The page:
The Nicaraguan Army, in five days of sporadic combat ending last week, has broken up what it describes as a major attempt by U.S.-backed counterrevolutionary guerrillas to occupy part of Nicaragua and declare it a liberated zone.

The fighting 135 miles north of Managua involved mortar exchanges, artillery fire from Army gunners and the first open deployment of Managua's Soviet-made T55 tanks and BTR60 armored personnel carriers since the guerrillas stepped-up attacks against the three-year-old Sandinista government last summer, Army officers said.

It came in response to what Sandinista commanders here portrayed as coordinated approaches by three counterrevolutionary units totaling 900 men. This would be an unusually large force in what heretofore has been a series of harassment raids and sabotage by commando teams from hideaways inside Nicaragua and across the border in Honduras.

The State Department has refused to comment on widespread reports that the Reagan administration is providing direct and indirect assistance to the anti-Sandinista forces, saying that is it against policy to comment on intelligence matters.

The Jalapa regional commander, Capt. Rodrigo Gonzalez Garcia, said one group of about 250 men was discovered moving in from the east near the Arenal de Yali River. A second group of 500 was encountered moving west in the rugged border hills of Jesus, he said, and a third of 150 was found farther south, well inside Nicaragua, with the apparent mission of cutting off the region's only all-weather road linking Jalapa with the rest of the country.

Their aim, Gonzalez said, was to take Jalapa and make it the capital of a liberated zone in this northernmost salient of Nueva Segovia province. Although Jalapa has only 9,000 inhabitants and the area comprises mostly hillside coffee farms, occupying even a small piece of Nicaraguan territory would be a major advance for the anti-Sandinista guerrillas.

Gonzalez declared that all but a few dispersed bands were driven back into Honduras in five days of fighting that ended Tuesday, proving, in his eyes, that they are unable to remain inside Nicaragua. But he acknowledged that part of one unit came as close as two miles from Jalapa before being discovered and forced back in three days of shooting at the village of Santa Fe.

This means the guerrillas were able to advance four miles from the border hills undetected. A Sandinista officer said his men discovered more than 1,500 yards of trenches in the hills near Cerro el Aguila, suggesting the counterrevolutionaries had been inside Nicaragua some time before making their move.

A half dozen mules and ponies were seen wandering around mountain trails just under Cerro el Aguila, left behind by the retreating guerrillas. Sandinista officers said the pack animals had been used to bring guerrilla supplies across the steep slopes from Honduras, including 60 mm mortars, M60 machine guns, ammunition and food.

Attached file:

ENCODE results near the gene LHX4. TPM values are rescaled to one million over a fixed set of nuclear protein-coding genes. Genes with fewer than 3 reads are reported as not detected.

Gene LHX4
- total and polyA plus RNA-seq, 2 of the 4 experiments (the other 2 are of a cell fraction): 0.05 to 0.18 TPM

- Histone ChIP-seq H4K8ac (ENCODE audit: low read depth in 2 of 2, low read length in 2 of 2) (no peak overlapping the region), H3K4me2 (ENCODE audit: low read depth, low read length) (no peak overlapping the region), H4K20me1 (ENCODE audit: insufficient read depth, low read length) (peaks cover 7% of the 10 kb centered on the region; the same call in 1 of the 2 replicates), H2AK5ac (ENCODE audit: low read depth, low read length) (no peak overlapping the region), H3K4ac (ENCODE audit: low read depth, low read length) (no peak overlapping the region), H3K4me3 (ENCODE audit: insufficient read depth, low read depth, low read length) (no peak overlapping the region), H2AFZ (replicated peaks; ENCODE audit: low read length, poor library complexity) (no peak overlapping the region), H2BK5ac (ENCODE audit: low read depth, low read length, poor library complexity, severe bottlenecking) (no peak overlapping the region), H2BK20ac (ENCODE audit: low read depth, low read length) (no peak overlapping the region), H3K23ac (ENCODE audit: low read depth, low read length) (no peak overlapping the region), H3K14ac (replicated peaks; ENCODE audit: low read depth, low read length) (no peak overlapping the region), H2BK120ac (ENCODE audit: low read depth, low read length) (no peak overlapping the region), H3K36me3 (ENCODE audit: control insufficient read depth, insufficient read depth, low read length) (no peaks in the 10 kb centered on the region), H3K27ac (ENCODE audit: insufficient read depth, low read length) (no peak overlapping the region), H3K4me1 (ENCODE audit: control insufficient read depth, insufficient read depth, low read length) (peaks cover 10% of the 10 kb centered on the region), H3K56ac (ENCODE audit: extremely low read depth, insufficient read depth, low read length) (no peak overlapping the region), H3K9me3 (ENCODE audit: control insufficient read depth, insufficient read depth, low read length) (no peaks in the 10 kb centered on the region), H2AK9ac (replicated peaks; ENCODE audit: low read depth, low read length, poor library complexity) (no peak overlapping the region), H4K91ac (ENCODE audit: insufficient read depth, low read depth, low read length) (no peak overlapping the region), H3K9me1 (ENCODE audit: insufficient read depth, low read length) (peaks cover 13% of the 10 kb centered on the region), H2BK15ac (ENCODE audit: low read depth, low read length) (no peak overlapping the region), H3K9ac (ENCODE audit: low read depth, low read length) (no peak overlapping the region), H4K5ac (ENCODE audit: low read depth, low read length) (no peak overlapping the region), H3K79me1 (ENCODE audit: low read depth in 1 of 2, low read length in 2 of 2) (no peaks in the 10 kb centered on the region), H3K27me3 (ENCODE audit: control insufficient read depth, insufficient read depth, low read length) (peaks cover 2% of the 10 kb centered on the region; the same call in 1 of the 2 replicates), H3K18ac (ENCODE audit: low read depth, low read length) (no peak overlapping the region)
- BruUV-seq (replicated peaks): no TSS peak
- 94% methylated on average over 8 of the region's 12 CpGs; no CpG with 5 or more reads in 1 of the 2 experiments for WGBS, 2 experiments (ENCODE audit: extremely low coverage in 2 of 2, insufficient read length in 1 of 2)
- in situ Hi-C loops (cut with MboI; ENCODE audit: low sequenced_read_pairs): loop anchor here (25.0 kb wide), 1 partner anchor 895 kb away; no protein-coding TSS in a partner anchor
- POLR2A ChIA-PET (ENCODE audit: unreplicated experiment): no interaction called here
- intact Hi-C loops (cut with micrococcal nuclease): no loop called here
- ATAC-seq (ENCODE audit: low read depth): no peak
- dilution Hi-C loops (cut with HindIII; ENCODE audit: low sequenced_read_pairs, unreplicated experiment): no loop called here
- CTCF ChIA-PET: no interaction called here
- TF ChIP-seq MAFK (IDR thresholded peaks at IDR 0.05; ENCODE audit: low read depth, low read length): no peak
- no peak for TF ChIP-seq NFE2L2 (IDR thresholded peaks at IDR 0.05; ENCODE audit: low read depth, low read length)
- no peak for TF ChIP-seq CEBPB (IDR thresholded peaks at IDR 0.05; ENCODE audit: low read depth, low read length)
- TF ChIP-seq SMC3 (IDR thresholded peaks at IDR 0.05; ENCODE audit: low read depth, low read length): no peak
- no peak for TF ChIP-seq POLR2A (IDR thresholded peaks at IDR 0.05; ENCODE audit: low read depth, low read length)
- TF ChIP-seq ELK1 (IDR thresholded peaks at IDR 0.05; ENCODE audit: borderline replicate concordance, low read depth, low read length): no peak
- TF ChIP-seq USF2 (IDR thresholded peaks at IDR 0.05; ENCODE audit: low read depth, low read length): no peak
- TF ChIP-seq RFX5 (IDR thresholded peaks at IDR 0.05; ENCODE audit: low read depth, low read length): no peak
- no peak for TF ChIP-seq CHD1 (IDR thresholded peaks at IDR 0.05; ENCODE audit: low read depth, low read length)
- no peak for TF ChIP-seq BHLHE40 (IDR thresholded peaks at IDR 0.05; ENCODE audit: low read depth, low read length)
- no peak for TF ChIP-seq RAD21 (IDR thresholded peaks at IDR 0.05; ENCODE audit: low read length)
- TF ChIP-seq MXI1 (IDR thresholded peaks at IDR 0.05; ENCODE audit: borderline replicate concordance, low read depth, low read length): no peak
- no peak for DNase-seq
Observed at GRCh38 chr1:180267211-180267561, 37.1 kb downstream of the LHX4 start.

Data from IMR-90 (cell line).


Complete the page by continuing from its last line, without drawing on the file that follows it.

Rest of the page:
The counterrevolutionary units lost more than 30 men in the clashes that led to the dispersal, Gonzalez said. His own forces suffered seven killed, including two officers, and twice that many wounded, he added.

The Sandinista Army used artillery and 81 mm mortars to dislodge some guerrilla positions, an officer said. Although a few T55 tanks and BTR60 armored vehicles were deployed around Jalapa to protect it from attack, they were not used in combat, according to the Army spokesman, Capt. Roberto Sanchez.

Their deployment marked a change in Sandinista policy, however, since previously the tanks and APCs had been kept hidden from view at sites near Managua. One BTR60 seen parked at Army headquarters here was missing two of its eight wheels, apparently disabled in the rough terrain.

Foreign Minister Miguel D'Escoto dispatched two protest notes to the Honduran government Thursday, charging that the guerrillas had come from and retreated back to Honduran territory despite pledges from President Roberto Suazo Cordova's government that they would be controlled. D'Escoto named what he said were several guerrilla camps inside Honduras and added that the Sandinista leadership "is running out of patience."

Some counterrevolutionary camps along the border were shut down about six weeks ago by the Honduran Army. Honduran military sources and Nicaraguans involved with the guerrillas said some of the units had gone to new bases inside Nicaragua while others had been taken to sites within Honduras for more training.

The latest fighting suggests the Honduran Army's decision to relocate camps amounted to an effort to gain more control and keep guerrilla activities out of public view rather than a move to halt cross-border movements.